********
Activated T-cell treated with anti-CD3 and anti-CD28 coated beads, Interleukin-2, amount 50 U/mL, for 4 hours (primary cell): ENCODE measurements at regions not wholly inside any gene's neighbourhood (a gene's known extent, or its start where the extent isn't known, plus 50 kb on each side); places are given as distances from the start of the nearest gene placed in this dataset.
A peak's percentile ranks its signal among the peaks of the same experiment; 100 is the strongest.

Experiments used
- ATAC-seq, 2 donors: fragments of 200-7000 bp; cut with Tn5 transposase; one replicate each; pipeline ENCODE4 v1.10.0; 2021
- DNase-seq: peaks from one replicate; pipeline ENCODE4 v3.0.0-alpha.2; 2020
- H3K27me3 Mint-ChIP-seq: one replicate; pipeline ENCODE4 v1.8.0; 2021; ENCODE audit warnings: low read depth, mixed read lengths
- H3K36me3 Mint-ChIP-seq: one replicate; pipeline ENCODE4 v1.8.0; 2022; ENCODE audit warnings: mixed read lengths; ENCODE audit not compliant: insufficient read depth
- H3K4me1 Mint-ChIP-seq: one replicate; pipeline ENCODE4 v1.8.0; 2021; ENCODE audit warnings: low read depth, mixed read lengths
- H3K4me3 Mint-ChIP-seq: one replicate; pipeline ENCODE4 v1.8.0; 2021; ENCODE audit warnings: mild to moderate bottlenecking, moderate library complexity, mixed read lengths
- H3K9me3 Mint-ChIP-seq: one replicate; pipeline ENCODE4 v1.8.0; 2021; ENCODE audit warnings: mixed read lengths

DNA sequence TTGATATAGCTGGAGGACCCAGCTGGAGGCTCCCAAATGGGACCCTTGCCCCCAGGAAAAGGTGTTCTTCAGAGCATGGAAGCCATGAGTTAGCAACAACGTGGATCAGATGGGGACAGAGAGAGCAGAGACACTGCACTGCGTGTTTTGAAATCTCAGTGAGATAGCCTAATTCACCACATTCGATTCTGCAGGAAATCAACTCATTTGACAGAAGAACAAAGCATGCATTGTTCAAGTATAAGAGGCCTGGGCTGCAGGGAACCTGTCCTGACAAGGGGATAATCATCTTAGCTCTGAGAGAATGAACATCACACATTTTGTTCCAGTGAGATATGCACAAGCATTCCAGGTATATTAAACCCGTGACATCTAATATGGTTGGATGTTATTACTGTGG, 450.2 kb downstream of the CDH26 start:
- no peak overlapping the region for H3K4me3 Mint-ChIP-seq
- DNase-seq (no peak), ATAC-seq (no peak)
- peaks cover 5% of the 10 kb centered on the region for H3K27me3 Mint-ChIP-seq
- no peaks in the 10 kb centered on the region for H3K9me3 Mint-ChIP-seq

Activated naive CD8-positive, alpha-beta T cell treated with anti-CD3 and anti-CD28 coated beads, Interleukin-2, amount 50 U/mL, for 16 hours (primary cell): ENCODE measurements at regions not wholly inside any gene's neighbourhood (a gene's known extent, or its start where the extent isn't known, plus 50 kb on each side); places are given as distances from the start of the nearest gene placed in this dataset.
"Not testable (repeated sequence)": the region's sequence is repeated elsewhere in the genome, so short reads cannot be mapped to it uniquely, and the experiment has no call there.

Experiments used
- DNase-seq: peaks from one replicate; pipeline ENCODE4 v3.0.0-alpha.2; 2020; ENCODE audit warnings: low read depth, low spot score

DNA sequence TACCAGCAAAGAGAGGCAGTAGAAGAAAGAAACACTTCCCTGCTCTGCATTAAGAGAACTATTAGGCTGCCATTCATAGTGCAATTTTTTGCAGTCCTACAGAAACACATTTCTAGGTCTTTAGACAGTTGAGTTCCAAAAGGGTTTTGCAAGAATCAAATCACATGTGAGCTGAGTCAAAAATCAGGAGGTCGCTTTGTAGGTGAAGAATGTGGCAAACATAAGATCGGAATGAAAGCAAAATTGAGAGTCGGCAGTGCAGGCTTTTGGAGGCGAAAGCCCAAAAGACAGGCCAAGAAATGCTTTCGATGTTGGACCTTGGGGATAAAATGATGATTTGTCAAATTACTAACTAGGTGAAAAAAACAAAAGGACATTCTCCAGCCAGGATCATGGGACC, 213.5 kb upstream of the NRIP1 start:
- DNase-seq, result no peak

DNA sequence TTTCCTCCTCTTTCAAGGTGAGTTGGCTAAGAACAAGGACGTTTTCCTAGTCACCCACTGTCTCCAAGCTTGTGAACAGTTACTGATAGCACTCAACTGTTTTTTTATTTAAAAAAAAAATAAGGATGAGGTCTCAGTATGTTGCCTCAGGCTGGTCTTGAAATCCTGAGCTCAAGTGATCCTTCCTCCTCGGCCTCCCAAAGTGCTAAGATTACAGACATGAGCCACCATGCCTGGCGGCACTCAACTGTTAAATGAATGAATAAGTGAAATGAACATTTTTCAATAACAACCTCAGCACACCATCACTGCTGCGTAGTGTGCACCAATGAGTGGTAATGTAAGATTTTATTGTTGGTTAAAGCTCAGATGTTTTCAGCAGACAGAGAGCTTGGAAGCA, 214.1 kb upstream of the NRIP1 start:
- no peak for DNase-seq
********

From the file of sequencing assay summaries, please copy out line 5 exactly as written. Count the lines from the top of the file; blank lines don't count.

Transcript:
- DNase-seq: peaks from one replicate; pipeline ENCODE4 v3.0.0-alpha.2; 2020